2. Who Should Read Aloud?
Who should read aloud? Me! You! We all have to.
It is a common assumption that reading aloud is something children should do to we adults in order to show us their reading proficiencies. Perhaps we have forgotten those days of our childhood of tales by moonlight, bed time stories, and courtyard story times riddled with various moral values.
Just the same role our old way of our traditional storytelling plays, reading aloud plays a similar role in our digitalized world where we’re fast moving to a more nuclear inclined family setting than our old extended family structure. It becomes important that adults, parents, teachers, siblings, in-laws, and neighbors’ take up the responsibility to read aloud to children in order to tell them about our values, customs, traditions, nation, continent, and world and in all give them an invaluable gift in life “the love for books”.
3. When to Start and Stop Read Aloud?
There is a saying that says “the earlier the better” but there is also a saying that says “it’s never too late”. So whatever state you are in now, the best time to start is now not minding the age of the child.
A child is ready to be read to the moment that the child is ready to be talked to. Since we talk to a child from the cradle then the child is ready to be read to, after all reading to a child from cradle only enrich the word environment of the child right from infancy, preparing the child for a word rich future and hopefully a successful lifetime, God’s willing. As for when to stop, I will advice you do this into adulthood and make it a lifetime project as the bond created by read-aloud can never be underestimated.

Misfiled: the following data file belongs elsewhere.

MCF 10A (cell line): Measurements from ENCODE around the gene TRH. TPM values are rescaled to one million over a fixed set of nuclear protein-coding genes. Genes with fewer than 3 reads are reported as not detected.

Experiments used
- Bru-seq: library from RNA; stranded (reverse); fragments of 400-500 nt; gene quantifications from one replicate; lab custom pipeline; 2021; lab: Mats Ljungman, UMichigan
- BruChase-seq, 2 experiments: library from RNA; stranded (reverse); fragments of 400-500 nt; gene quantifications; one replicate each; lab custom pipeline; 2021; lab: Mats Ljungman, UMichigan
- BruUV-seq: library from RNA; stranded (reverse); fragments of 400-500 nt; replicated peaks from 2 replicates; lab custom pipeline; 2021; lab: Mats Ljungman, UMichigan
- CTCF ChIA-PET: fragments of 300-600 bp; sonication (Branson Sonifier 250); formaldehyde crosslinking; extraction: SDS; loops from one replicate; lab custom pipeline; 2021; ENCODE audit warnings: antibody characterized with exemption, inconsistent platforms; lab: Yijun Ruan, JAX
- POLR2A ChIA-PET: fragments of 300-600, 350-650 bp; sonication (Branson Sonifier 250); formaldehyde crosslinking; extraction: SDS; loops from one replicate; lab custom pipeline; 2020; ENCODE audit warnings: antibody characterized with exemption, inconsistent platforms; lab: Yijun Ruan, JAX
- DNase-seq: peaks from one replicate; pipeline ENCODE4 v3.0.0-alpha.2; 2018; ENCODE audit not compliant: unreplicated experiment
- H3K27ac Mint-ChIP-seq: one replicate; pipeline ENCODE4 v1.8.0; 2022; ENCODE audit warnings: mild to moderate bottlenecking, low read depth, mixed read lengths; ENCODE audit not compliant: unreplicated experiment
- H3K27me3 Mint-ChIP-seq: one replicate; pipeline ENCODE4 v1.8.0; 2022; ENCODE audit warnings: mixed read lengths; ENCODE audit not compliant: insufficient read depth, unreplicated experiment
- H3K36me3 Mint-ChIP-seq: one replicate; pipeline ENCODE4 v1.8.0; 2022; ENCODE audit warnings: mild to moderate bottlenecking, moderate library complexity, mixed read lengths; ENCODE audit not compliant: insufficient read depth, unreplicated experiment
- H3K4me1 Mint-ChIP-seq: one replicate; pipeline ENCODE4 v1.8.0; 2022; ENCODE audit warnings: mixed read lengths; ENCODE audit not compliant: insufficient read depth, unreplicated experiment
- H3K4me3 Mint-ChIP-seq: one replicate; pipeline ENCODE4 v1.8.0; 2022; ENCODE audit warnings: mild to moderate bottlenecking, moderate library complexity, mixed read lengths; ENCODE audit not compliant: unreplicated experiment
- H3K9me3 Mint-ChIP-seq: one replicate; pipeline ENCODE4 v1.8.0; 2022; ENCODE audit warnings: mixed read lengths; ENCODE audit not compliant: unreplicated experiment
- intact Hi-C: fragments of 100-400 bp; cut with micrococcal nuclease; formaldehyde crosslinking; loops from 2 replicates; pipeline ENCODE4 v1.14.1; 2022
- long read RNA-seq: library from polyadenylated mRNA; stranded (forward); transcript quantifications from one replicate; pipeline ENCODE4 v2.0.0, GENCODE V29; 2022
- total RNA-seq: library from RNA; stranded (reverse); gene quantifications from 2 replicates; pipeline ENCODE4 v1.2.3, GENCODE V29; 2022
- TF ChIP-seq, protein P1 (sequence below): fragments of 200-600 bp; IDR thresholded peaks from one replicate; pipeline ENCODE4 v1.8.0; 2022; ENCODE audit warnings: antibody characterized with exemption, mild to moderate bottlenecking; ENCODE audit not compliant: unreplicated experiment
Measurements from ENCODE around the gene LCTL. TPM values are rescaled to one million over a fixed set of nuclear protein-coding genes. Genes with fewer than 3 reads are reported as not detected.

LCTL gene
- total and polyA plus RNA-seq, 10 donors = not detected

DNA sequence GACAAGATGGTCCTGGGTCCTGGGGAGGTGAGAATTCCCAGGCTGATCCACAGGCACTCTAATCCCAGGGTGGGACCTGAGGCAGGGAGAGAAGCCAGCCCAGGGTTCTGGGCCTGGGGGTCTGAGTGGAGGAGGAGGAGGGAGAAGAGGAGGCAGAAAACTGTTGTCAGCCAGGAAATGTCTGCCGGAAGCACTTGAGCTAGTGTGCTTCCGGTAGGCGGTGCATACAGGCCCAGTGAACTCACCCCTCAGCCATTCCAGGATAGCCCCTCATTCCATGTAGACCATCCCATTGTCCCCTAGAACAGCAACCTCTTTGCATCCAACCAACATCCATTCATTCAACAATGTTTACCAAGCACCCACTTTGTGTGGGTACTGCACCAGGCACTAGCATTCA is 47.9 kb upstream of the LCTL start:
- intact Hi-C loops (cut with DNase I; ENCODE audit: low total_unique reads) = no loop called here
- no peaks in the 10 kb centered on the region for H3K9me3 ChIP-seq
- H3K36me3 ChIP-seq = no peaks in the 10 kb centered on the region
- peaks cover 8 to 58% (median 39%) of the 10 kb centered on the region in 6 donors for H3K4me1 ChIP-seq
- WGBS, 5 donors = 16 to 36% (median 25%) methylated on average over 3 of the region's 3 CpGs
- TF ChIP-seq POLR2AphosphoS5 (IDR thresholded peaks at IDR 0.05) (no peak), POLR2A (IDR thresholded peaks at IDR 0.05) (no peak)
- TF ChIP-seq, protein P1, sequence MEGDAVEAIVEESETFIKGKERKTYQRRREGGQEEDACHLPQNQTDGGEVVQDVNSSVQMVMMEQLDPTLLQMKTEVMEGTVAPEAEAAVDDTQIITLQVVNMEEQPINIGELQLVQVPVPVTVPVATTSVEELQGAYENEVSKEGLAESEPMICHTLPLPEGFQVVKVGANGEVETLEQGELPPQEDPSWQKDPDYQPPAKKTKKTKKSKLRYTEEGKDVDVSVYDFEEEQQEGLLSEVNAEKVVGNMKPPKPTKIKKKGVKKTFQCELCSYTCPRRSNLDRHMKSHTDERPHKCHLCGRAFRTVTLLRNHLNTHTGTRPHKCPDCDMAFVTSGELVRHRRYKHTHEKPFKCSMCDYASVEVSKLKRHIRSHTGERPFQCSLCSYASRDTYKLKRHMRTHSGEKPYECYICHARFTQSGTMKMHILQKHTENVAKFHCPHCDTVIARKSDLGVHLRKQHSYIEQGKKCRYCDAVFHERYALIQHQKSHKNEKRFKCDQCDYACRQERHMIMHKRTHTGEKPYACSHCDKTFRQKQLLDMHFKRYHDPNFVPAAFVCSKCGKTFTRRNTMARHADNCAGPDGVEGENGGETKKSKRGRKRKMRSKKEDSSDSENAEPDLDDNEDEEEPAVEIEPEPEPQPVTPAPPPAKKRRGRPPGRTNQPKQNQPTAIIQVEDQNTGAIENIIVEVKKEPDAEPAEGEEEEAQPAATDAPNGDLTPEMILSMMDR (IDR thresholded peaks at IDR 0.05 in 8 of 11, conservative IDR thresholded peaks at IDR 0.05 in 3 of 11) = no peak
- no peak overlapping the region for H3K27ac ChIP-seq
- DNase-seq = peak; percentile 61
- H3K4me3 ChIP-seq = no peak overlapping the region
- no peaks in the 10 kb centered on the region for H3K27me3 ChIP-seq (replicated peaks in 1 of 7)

4. Read Aloud Do’s.
· Read what you like and like what you read.
· Read the right books at the right time – choose books that speak to both the appropriate reading level and a child’s developmental readiness for the story.
· Respect your child’s taste but know that your guidance is required in helping your child find books worth knowing with characters worth meeting.
· Keep the pleasure in Reading. If a book is too difficult, your child may better understand and enjoy the story if you read it to him out loud because usually a child’s listening comprehension is like three grades above his reading comprehension. Also encourage your child to read another book on his own for pleasure.
· Read Aloud. A child’s desire to learn to read comes from being read to. Reading to your child taps into his imagination and curiosity and creates a love of story. Many of the skills children need to become good readers are first learned in the story they hear.
· Slow Down: Encourage your child to read fewer books and know them well. Children need comprehension not speed to be good readers.
· Encourage your child to read a book more than once. Repetition builds comprehension.
· Audio books (not the abridged stories) are terrific. Listening to books while driving or with an iPod, mp3 …… in the bus is great and time spent wisely. Audio books are excellent in increasing their memory banks and as well help build their word vocabularies.
· Create time(s) in the day when reading can happen. Bed time reading is wonderful but is not the only time of the day to read. You can establish read aloud during breakfast, lunch, dinner period or any other suitable time.
· Expect your children to love reading and support their expectations by helping them find books that they love.
(to be continued)
Abdul Ghaniy Otukogbe. He is married with 3 kids, a Learning Instructor with Adult Education of ERYC, UK – with special interest in Literacy, Numeracy and Learning Disabilities.